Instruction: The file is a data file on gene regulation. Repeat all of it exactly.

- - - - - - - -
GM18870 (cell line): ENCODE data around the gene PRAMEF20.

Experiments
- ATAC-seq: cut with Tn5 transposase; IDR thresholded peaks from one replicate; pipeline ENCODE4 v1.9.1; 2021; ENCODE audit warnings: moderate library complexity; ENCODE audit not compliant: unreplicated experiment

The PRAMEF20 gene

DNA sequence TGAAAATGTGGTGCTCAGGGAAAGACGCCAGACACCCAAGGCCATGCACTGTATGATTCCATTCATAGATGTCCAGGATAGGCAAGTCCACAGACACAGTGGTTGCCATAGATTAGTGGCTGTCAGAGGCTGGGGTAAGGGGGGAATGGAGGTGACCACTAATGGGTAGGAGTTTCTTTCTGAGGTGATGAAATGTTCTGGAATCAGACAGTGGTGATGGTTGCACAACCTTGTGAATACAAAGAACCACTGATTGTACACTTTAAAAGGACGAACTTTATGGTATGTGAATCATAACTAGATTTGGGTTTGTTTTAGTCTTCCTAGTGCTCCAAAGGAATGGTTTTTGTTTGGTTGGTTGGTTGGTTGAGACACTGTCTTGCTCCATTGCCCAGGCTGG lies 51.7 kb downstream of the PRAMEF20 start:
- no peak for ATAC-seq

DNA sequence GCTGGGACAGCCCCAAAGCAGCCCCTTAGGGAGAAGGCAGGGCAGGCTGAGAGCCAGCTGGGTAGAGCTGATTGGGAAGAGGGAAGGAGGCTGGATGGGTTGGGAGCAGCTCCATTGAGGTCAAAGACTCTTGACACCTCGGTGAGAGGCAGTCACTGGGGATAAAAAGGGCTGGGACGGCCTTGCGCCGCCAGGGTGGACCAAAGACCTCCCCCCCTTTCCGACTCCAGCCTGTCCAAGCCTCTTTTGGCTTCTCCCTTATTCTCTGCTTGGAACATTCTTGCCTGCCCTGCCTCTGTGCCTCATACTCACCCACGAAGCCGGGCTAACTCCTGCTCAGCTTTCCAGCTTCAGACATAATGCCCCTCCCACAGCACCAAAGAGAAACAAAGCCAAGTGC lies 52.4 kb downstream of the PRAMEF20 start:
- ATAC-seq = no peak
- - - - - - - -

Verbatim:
GM18870 (cell line): ENCODE data around the gene PRAMEF20.

Experiments
- ATAC-seq: cut with Tn5 transposase; IDR thresholded peaks from one replicate; pipeline ENCODE4 v1.9.1; 2021; ENCODE audit warnings: moderate library complexity; ENCODE audit not compliant: unreplicated experiment

The PRAMEF20 gene

DNA sequence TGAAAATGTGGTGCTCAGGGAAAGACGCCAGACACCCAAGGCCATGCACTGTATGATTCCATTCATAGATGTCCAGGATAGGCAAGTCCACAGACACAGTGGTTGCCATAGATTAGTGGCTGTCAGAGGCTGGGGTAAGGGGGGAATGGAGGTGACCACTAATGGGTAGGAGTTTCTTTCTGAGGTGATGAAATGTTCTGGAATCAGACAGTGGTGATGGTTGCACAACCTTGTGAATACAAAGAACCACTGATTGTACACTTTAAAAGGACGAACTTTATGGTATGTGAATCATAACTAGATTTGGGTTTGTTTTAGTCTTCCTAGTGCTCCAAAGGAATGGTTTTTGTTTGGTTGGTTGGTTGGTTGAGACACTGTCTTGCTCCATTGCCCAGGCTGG lies 51.7 kb downstream of the PRAMEF20 start:
- no peak for ATAC-seq

DNA sequence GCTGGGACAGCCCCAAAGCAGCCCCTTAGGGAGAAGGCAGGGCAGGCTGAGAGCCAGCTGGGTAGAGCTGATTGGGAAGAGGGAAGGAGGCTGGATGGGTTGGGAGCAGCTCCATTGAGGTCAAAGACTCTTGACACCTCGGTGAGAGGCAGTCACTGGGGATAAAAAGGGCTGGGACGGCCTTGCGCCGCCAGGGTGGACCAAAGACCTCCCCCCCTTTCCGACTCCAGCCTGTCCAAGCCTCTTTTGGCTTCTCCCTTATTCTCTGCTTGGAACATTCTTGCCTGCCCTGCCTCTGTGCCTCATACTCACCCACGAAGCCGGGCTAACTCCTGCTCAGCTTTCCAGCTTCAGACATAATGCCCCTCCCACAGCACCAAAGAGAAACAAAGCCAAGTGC lies 52.4 kb downstream of the PRAMEF20 start:
- ATAC-seq = no peak